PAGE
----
A food-safety bill that has been sidelined for more than a year cleared a critical hurdle last week when it passed the Senate. It is notable that in the contentious environment that is Washington, the bill enjoyed unusual bipartisan support with a vote of 73-25. Advocates applaud the vote as progress toward the first food-safety law overhaul in decades.
Recent deadly outbreaks of salmonella and E. coli in fresh produce, eggs and peanuts generated interest and support for the overhaul. If the bill is reconciled with a similar bill passed by the House in 2009, the new law will give the Food and Drug Administration (FDA) the authority to order recalls of tainted foods. As things currently stand, the FDA must bargain with companies to agree to voluntary recalls. The bill will also increase inspections of food facilities with emphasis on those with the highest risk profiles, tighten the standards for imported foods, require larger producers to register with the FDA and file food safety plans, and create specific produce safety regulations for high-risk fruits and vegetables. The bill does not apply to processed eggs, poultry or meat which are rigorously regulated by the U.S. Department of Agriculture.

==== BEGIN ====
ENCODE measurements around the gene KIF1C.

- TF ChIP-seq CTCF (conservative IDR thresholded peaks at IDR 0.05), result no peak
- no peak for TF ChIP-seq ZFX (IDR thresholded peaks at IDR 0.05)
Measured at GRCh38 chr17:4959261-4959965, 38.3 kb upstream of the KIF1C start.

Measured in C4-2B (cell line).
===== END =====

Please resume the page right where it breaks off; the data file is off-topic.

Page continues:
The FDA currently struggles with little in the way of resources which means that it cannot routinely inspect many farms and food processors. Some never get a visit, and some may get a visit once every 10 years or so. That leaves a huge percentage of the facilities to their own devices when it comes to ensuring food safety and we can see how that has worked out for consumers – tens of millions of Americans are sickened every year and thousands die from food-borne illnesses each year according to the Centers for Disease Control and Prevention. With luck, the bill will become law and such outbreaks will be on the decline.
Bret Hanna of Wrona DuBois in Utah, focuses exclusively on litigating plaintiffs’ medical malpractice and catastrophic personal injury cases. He has represented clients in state and federal courts, in mediations, and in administrative proceedings in Michigan and Utah since 1991.